England

Gambling addiction: Calls to helpline see 30% increase

Jack Ritchie Image copyright Family photo
Image caption Jack Ritchie took his own life seven years after he began gambling at school

The mother of a man who killed himself after battling a gambling addiction has likened the problem to heroin dependency.

It comes as calls to a UK-wide gambling addiction helpline have risen by more than 30% over five years.

Liz Ritchie, whose son Jack died in 2017, said more was needed to be done to highlight dangers and regulate it.

The Gambling Commission said it was working with the industry to protect those at risk of harm.

New figures from the National Gambling Helpline show it took 29,889 calls in 2017-18, up from 22,875 in 2013-14.

Its chief executive Anna Hemmings said about two-thirds of calls were about financial problems, while about 50% of callers were worried about their mental health.

Liz and Charles Ritchie, from Sheffield, helped found Gambling with Lives after their 24-year-old son Jack took his own life in Vietnam in 2017.

They said he began gambling when he was 17, visiting betting shops during his school lunch break to use fixed-odds betting terminals.

By the time he admitted his problem a year later he had lost thousands of pounds, including £5,000 given to him by his grandmother, they said.

His parents said they thought their son would "grow out of it" and his death had come "totally out of the blue".

Image caption Liz and Charles Ritchie set up the charity Gambling with Lives following the death of their son Jack

Funding for the National Gambling Helpline comes in part from Gamble Aware, an independent national charity funded by donations from the gambling industry.

It urged anyone with a gambling problem to make contact as soon as possible.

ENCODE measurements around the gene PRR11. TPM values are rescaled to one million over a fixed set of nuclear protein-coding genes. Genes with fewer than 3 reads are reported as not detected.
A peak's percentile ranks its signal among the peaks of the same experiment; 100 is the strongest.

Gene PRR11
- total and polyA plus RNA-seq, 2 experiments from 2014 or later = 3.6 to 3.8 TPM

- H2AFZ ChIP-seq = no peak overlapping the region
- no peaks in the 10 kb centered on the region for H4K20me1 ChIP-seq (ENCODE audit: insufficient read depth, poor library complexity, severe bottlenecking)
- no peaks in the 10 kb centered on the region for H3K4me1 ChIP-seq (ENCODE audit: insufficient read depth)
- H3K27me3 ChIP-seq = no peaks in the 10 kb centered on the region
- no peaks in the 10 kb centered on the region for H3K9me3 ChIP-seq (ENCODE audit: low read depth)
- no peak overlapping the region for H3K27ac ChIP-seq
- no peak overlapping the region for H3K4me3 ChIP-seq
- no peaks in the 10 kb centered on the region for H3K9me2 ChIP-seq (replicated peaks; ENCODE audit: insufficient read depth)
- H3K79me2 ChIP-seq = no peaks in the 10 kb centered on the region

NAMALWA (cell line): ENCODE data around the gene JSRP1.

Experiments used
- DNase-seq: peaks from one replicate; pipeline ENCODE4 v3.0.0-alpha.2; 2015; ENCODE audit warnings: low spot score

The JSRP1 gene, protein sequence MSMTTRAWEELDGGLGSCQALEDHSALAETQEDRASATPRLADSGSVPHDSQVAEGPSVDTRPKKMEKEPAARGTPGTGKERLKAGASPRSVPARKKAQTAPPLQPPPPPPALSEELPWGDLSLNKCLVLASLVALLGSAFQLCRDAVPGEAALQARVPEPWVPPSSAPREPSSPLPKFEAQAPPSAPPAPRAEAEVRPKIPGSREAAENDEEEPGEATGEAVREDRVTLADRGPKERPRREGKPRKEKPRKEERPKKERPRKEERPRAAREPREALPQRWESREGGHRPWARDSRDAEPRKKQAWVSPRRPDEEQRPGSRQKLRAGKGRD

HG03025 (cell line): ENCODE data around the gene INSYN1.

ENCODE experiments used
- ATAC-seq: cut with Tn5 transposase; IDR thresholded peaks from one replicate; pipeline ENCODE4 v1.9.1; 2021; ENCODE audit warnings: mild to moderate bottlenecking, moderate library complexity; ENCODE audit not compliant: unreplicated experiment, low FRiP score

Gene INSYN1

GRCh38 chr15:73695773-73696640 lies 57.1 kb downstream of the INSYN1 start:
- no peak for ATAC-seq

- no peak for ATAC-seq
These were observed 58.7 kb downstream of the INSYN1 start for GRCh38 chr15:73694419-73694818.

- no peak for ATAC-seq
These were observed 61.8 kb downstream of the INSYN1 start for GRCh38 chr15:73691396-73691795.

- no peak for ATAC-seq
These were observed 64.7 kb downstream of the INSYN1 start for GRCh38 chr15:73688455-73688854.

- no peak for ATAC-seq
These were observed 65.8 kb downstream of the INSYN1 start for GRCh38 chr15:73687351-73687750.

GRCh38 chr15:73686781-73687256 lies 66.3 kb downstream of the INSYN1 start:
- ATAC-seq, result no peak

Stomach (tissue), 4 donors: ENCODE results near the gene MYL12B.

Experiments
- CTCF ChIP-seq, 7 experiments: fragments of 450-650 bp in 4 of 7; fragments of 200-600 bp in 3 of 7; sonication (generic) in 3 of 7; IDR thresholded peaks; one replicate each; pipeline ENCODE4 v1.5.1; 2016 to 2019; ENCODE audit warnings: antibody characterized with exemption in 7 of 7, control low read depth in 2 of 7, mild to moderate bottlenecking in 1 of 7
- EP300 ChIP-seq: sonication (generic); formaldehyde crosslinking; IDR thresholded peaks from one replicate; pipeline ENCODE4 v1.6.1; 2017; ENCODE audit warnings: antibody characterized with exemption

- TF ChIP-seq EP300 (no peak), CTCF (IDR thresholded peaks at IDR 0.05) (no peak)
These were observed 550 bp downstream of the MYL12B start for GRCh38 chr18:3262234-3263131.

"We can work very effectively and in quite a short space of time," Mrs Hemmings said.

"That will help reduce the impact on family and the impact of gambling-related harm more broadly."

Among the Gambling with Lives charity's campaigns is the immediate implementation of the proposed £2 maximum stake on fixed-odds betting terminals announced in May.

Mrs Ritchie said: "Gambling on these fast-paced electronic machines, either in the bookies or online, is equivalent to a heroin addiction.

"You are addicted very suddenly and very early and we didn't understand that.

"This is a serious addiction and we need a serious public health message."

Image caption Nearly 30,000 people called the National Gambling Hotline in 2017-18

Mr Ritchie said the charity also wanted more to be done to raise awareness of the potential dangers of gambling.

"One of the scandals about this is the number of young people that take their own lives," he said.

"Research estimates that could be anything between 250 and 650 deaths in the UK each year."

Tim Miller, executive director at the Gambling Commission, said: "It is important that those struggling with gambling are able to access support when they need it.

"But a focus on preventing harm in the first place is equally important [and] that's why we will continue to take actions to require gambling companies to spot those being harmed by gambling and step in to protect them."

A Department for Digital, Culture, Media and Sport spokesperson said: "We are cutting the maximum fixed odds betting terminal stake to £2 and introducing increased safeguards on online gambling.

"On top of that we have brought in tougher rules on betting adverts and ensured the betting industry funds a new multi-million pound responsible gambling campaign."

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